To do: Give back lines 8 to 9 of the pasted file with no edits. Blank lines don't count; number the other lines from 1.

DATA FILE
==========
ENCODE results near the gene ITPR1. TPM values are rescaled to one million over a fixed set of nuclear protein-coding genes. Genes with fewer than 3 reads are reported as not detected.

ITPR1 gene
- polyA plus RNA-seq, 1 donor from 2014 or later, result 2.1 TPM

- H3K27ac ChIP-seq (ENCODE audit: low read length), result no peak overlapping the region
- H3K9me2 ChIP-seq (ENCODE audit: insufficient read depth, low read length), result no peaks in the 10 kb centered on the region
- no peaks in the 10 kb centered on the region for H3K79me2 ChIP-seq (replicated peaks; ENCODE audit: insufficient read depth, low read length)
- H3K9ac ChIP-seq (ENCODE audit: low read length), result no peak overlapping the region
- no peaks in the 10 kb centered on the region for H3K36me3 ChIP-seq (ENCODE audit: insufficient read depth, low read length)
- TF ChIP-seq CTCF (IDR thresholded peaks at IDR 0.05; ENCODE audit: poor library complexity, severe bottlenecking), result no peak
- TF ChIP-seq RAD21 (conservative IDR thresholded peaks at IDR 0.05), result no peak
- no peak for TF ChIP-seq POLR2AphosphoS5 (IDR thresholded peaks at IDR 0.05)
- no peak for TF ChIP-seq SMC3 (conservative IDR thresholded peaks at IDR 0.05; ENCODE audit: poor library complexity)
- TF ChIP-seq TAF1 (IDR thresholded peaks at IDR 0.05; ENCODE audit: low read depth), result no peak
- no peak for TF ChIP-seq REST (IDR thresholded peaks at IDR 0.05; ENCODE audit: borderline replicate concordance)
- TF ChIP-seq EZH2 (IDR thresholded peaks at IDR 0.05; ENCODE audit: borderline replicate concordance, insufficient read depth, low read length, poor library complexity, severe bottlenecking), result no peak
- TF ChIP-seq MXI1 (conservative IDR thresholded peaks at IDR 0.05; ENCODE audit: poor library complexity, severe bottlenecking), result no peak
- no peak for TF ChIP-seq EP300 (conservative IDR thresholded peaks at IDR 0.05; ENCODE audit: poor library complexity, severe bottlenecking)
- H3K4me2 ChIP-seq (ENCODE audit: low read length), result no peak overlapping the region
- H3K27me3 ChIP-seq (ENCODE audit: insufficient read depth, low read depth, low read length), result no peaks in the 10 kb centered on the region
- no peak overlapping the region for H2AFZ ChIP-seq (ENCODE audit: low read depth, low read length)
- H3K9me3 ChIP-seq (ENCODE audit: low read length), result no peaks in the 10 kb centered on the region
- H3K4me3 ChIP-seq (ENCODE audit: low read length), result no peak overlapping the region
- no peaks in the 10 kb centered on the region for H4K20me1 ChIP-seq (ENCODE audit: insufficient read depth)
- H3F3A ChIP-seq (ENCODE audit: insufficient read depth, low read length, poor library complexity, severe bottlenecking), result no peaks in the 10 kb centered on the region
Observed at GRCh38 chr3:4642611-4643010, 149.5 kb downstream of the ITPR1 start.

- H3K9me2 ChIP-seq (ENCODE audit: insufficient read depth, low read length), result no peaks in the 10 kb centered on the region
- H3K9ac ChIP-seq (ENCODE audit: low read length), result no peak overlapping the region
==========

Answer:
- no peaks in the 10 kb centered on the region for H3K36me3 ChIP-seq (ENCODE audit: insufficient read depth, low read length)
- TF ChIP-seq CTCF (IDR thresholded peaks at IDR 0.05; ENCODE audit: poor library complexity, severe bottlenecking), result no peak